Sunday, July 4, 2010

Another Post on Light Wind Kiteboarding

Yeah, I know, it's getting old. But the only other thing I've been doing lately is working in the lab, and I doubt y'all want to hear about me entering hundreds of pages of crustacean counts into spreadsheets. So anyway, on to the light wind kiteboarding...

I like my new foil kite, sort-of, I guess, so I'm going to go ahead and sell my inflatable kites, which are both currently in working order. One is a 2006 Cabrinha Crossbow 12 for $200 with no bar and lines, and the other is a 2008 Cabrinha Contra 14 for $500 with bar and lines. The same bar will work for both, and I'll knock $50 off the total price if someone wants it all. There's video of the 12 here and the 14 here.

I'm still ending about half of my foil kite sessions in disaster, but the magnitude of the disasters has decreased because I haven't been going so far offshore. I think both the frequency and the severity of the disasters will decrease soon because I'm learning some important lessons from my mistakes. Lesson #1- If there's not enough wind for the kite to fly steadily, don't go out. Lesson #2- Come back in immediately if you suspect the wind might be dropping. Lesson #3, if you crash the kite more than a lines' length away from the beach and can't relaunch, wind up your lines and roll the kite up completely before swimming in. Because if you swim in with the kite dragging behind you it will suck 100 tons of water in through the air intakes and be too heavy to pull up on the beach. #5- You can empty water out through hidden velcro openings in the wingtips. Wish I knew that yesterday.

While managing the kite in light wind continues to be challenging, I feel like I'm getting a pretty good understanding of the nuances of light wind boards. Check out the four in the pictures below. From left to right they are: 1) The Airush Sector 60 that my buddy Marc has on loan from the dealer for demos. 2) My custom freeride-raceboard designed by Mike Gebhardt. 3) Marc's Litewave Wing 153, a stiff, flat-rockered "door" style twintip. 4) My Litewave Freeride 179, a more old-school twintip with a longer, narrower shape and moderate flex and rocker.

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Here's what's up with the boards, starting with the twintips. Marc's square-shaped "wing 153" gets planing slightly earlier, stays upwind better, and is faster in smooth-water conditions than my "freeride 179". But it annoyingly splashes water in your eyes when you ride, it tires out your back leg, and the nose tends to catch in chop. By comparison the freeride 179 needs a teensy bit more wind to stay upwind, but is a gentler ride that is comfortable carving and stays smooth in choppy water and waves. Now the directionals: My "Gebi" board took me a time or two to dial in, but it is wonderfully smooth, fast, and efficient upwind with its straight outline and relatively small but powerful asymmetrically-foiled fins. It's narrow enough that you can jump it and still land softly. I've only had one session on Marc's Sector, but it's pretty great, too. Despite its longer fins it felt "looser" and more turnable than the Gebi board, maybe because of the rounded outline. It was pretty easy to get going, it really liked to ride upwind when sailed flat, and it stayed floating well through slow jibes. It seemed a little slow and de-tuned compared to the Gebi board, though, like maybe the forward rear footstrap position made it harder to kick into high gear. Hoping for a chance to ride it a bit more before Marc has to give it back. When comparing both directionals versus both twintips, the twintips win for overall ease of use since they're easier to jump, you don't have to jibe them, and they make it easier to maintain line tension to keep your kite in the air or relaunch it when it goes down. But the directionals win for absolute earliest planing and staying upwind, and for having a nice, windsurf-like riding sensation where you can let the fins do the work and don't have to grind the edge of the board into the water like crazy.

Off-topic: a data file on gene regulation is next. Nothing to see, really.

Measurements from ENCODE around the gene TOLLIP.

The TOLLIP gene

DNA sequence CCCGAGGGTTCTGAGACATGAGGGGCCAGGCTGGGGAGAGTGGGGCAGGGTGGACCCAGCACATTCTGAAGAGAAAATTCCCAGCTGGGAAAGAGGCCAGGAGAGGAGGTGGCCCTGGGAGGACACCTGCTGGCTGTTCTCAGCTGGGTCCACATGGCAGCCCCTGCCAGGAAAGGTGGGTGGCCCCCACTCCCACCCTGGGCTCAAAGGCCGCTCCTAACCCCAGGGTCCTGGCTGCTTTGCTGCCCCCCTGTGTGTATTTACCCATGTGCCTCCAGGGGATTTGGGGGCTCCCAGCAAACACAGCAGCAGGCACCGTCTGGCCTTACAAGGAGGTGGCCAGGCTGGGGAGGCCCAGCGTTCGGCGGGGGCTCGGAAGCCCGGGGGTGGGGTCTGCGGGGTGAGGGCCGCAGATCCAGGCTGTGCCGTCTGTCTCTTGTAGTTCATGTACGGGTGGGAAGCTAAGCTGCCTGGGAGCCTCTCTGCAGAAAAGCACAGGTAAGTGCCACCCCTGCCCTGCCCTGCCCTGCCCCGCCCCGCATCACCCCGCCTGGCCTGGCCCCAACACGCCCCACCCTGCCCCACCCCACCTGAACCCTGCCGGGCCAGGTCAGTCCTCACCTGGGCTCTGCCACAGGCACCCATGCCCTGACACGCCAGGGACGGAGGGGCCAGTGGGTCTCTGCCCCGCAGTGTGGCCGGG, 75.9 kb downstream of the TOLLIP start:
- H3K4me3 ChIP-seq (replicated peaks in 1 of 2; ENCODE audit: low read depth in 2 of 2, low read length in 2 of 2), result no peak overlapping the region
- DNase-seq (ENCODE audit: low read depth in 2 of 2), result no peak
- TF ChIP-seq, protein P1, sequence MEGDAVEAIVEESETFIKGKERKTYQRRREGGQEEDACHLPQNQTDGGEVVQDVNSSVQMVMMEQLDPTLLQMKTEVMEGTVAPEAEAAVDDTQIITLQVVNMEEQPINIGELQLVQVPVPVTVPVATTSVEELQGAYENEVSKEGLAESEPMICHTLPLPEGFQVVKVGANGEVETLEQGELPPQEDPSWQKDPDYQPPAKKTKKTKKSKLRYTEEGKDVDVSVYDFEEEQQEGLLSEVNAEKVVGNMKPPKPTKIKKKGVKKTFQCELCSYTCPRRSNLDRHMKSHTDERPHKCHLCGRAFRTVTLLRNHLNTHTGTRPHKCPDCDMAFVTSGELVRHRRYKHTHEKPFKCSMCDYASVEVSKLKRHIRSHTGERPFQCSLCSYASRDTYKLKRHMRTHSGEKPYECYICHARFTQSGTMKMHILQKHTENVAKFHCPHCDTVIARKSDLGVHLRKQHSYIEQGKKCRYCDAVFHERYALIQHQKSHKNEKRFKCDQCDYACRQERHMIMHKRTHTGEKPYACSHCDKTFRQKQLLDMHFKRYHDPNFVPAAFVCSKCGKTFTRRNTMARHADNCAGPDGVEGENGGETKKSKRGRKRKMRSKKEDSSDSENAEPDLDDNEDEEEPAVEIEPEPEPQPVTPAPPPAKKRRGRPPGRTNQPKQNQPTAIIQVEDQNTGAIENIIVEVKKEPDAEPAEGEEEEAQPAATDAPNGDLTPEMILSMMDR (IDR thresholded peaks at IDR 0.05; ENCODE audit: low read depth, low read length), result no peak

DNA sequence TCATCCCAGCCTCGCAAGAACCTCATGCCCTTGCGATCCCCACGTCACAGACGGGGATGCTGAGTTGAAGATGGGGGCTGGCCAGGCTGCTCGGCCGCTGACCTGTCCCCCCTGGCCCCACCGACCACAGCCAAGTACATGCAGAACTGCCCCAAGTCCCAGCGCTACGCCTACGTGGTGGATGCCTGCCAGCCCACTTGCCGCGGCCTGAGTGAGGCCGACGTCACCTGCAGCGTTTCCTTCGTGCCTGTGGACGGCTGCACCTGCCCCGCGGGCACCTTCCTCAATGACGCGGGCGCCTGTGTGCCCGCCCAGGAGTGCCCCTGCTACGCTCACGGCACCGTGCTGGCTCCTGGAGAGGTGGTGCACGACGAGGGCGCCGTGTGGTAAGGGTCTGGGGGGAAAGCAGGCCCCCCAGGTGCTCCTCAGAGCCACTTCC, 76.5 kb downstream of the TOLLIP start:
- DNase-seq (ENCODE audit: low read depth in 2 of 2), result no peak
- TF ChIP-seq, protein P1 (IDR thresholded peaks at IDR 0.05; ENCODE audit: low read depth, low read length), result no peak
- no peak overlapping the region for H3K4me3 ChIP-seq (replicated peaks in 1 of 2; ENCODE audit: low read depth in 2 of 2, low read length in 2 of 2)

ANYWAY, here's two videos of foil kite sessions corresponding with the green-circled periods of wind on the iWindsurf wind graphs from Friday and Saturday. I think the wind at my spot Friday was actually a bit lighter than down the road at the wind sensor, but the trend was about the same.

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This first one was nice because I kept my kite dry. This is also the session where I tried out the Sector, but I didn't film that. The music is "Big Brother" by David Bowie.

2 July 2010 Foil Kiting with Directional from James Douglass on Vimeo.



This second was also nice, because it was with my buddies Antonio and Marc. But it sucked at the end because we all got caught out at the same time when the wind died and had to swim in with our gear. The music is "Frontier Psychiatrist" by The Avalanches.

Foil Kite Ugliness 3 July 2010 from James Douglass on Vimeo.

2 comments:

Boris Terzic said...

Wow so you're actually selling your inflatables and only going with the foil?

I'd buy them off ya but I currently don't need new kites.

James Douglass said...

Yep, really selling them! I also have a lot of windsurf stuff, so I don't really need more than one kite.